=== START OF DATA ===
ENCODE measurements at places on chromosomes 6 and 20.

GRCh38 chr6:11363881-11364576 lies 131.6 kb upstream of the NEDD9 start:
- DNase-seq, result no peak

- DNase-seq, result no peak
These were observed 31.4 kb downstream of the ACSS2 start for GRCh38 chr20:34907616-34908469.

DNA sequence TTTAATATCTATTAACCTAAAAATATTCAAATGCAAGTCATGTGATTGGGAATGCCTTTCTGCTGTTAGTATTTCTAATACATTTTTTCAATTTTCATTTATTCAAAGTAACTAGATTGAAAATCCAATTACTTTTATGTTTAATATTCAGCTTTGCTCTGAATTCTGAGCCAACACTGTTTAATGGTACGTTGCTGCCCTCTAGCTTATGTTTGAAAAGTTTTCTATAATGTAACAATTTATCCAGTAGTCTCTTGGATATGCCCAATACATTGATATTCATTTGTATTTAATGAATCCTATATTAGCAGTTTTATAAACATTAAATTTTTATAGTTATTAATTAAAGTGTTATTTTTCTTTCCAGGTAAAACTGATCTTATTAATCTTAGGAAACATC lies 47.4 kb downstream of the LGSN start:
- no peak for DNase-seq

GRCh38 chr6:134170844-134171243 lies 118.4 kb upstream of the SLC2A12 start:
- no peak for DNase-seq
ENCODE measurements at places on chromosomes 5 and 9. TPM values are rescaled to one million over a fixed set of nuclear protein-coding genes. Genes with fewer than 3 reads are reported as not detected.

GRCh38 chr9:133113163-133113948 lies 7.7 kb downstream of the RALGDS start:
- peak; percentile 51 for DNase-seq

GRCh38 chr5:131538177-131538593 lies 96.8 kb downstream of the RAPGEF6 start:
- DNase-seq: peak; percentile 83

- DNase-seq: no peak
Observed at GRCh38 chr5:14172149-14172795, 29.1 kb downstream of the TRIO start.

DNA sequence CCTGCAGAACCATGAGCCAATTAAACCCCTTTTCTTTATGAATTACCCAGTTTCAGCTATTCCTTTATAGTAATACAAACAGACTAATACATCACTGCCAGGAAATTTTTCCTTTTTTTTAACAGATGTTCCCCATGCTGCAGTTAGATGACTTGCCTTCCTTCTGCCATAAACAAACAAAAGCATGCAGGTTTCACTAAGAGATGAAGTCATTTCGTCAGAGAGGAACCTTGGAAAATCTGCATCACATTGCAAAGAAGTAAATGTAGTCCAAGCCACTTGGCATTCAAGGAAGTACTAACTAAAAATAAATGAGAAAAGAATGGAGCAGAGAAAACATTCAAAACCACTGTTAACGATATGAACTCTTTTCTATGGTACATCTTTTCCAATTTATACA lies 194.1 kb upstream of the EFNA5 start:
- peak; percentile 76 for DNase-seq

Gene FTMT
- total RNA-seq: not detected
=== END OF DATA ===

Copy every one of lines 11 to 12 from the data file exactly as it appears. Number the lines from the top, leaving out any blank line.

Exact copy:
GRCh38 chr9:133113163-133113948 lies 7.7 kb downstream of the RALGDS start:
- peak; percentile 51 for DNase-seq